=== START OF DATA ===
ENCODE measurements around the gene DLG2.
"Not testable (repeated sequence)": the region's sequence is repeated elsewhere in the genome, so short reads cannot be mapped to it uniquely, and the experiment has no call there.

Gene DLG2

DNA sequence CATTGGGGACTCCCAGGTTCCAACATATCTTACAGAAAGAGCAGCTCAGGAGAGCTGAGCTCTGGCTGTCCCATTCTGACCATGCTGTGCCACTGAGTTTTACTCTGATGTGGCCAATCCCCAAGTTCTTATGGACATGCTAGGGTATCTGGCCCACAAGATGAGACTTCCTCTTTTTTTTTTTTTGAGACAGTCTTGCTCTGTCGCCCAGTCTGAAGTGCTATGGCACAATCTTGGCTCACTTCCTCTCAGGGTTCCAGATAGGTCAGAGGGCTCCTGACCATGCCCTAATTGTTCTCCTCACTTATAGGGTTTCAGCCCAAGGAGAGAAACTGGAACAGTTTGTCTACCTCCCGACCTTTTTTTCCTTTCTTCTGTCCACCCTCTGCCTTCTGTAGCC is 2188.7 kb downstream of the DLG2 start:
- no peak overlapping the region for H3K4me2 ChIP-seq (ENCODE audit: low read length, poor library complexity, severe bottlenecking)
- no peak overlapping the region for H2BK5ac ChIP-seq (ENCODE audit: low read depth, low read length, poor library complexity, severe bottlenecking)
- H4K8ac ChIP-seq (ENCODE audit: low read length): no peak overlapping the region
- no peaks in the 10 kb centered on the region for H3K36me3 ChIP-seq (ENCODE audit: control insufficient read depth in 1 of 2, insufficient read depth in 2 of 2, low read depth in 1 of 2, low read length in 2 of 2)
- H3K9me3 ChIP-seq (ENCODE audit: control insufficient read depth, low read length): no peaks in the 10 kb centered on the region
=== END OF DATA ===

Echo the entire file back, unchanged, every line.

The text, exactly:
ENCODE measurements around the gene DLG2.
"Not testable (repeated sequence)": the region's sequence is repeated elsewhere in the genome, so short reads cannot be mapped to it uniquely, and the experiment has no call there.

Gene DLG2

DNA sequence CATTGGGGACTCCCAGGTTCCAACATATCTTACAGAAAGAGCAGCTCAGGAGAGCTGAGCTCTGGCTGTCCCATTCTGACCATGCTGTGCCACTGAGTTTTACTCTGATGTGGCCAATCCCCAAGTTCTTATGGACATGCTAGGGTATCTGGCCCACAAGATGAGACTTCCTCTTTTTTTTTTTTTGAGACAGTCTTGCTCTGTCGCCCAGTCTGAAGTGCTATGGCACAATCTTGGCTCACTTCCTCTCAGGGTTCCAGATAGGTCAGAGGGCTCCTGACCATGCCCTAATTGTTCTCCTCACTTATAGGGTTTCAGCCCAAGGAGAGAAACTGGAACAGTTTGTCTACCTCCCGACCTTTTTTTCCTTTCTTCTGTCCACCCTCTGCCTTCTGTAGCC is 2188.7 kb downstream of the DLG2 start:
- no peak overlapping the region for H3K4me2 ChIP-seq (ENCODE audit: low read length, poor library complexity, severe bottlenecking)
- no peak overlapping the region for H2BK5ac ChIP-seq (ENCODE audit: low read depth, low read length, poor library complexity, severe bottlenecking)
- H4K8ac ChIP-seq (ENCODE audit: low read length): no peak overlapping the region
- no peaks in the 10 kb centered on the region for H3K36me3 ChIP-seq (ENCODE audit: control insufficient read depth in 1 of 2, insufficient read depth in 2 of 2, low read depth in 1 of 2, low read length in 2 of 2)
- H3K9me3 ChIP-seq (ENCODE audit: control insufficient read depth, low read length): no peaks in the 10 kb centered on the region